Link to Pubmed [PMID] – 12038182
Med Trop (Mars) 2002;62(1):63-9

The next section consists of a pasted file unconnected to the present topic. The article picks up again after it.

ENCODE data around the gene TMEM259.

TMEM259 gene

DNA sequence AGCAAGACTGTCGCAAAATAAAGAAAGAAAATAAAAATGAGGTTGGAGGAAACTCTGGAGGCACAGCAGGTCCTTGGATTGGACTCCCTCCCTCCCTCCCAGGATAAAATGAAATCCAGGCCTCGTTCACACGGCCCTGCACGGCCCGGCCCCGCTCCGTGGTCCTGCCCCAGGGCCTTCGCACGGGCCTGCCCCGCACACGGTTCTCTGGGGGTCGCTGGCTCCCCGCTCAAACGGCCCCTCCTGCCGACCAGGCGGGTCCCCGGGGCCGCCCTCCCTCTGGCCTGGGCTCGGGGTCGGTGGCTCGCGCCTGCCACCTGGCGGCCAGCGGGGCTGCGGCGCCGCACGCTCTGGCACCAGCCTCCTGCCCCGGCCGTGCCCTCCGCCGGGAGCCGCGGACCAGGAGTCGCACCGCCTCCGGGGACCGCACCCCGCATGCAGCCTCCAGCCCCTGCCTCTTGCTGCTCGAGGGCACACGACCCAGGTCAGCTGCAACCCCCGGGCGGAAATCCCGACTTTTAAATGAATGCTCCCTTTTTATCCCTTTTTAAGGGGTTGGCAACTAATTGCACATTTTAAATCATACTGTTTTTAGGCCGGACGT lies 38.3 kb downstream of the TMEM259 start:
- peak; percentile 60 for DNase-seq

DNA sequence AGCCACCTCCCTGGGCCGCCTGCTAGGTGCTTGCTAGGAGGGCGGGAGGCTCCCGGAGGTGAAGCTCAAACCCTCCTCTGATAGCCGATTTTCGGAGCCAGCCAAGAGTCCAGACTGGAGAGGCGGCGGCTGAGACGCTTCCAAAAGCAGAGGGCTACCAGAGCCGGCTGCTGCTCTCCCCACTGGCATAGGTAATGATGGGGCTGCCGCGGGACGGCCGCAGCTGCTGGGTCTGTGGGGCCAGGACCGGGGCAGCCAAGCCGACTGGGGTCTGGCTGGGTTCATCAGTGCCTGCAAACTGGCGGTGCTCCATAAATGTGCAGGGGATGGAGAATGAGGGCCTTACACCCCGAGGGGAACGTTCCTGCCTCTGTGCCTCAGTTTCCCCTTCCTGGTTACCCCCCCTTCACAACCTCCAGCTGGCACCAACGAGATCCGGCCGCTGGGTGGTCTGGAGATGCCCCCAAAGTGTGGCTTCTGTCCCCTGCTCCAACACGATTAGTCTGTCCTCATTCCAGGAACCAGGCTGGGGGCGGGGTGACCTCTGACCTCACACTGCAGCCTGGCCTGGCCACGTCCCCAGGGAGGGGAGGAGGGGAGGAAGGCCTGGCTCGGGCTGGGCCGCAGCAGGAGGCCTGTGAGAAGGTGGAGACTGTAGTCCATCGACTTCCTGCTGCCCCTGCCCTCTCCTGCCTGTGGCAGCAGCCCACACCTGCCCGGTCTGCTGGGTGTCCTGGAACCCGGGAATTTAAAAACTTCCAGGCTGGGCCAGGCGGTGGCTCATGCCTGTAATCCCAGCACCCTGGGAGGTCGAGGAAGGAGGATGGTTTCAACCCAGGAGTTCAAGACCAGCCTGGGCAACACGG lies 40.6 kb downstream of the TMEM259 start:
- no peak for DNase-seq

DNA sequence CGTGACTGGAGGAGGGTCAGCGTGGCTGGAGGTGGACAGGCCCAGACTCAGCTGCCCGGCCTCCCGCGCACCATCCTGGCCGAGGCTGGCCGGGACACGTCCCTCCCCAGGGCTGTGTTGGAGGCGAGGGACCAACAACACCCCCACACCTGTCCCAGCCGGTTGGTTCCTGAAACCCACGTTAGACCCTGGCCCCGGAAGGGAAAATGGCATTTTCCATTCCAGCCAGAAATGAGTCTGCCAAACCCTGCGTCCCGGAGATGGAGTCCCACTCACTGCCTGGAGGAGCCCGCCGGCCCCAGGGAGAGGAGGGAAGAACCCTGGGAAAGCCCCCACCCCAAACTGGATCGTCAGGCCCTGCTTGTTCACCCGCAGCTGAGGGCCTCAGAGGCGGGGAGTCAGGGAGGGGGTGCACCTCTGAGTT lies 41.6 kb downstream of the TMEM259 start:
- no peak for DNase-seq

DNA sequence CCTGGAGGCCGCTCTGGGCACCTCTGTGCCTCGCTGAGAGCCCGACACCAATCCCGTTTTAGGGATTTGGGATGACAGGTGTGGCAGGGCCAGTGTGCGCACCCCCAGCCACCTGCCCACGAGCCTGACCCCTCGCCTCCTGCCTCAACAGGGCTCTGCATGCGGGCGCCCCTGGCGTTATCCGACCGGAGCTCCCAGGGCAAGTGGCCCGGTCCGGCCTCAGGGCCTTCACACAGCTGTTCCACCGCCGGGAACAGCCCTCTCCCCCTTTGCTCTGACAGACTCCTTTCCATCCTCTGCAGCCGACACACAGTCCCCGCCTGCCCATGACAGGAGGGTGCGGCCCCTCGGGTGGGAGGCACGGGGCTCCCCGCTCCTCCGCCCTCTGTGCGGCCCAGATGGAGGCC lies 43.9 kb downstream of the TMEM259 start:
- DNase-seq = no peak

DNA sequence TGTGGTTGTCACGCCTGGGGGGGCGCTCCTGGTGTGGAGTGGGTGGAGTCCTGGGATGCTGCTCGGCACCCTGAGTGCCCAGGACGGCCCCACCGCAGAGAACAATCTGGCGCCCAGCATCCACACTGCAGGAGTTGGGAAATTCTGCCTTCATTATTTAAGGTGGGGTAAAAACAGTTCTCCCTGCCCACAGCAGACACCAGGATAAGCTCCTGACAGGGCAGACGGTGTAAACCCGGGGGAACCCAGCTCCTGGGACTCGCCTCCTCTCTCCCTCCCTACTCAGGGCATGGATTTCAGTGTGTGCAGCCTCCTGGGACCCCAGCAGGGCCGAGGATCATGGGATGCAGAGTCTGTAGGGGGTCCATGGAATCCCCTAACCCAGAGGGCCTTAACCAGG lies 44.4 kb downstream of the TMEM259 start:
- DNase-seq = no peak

The threefold purpose of this report is to describe the epidemiology of acute flaccid paralysis (AFP), to determine the impact of the National Immunization Days (NID), and evaluate the quality of active surveillance in the Central African Republic (CAR) and Chad. The data in this study was obtained from the Enterovirus Division of the Pastear Institute in Bangui (National WHO Inter-country Reference Laboratory for the CAR and Chad and Regional Poliovirus Reference Laboratory in Africa). An increase in the number of AFP cases was observed in the CAR between 1995 and 2000 and in Chad between 1997 and 2000, mainly as a result of enhancement of the surveillance system. The goals set by the WHO in terms of the proportion of AFP cases with 2 specimens collected within 14 days of onset of paralysis and the number of cases with 60-day follow-up have not been reached in either country. The presence of 2 strains of wild poliovirus (types 1 and 3) and several genotypes (West African 13 and West African 7 for type 1 and Central African and Nigeria-P3 for type 3) not only show that Central Africa is still a significant reservoir for poliovirus transmission but also raise serious doubts about the quality of the NID organized over the last 3 years. The priority of the next NID round must be to reach unimmunized children who have been missed by routine immunization coverage.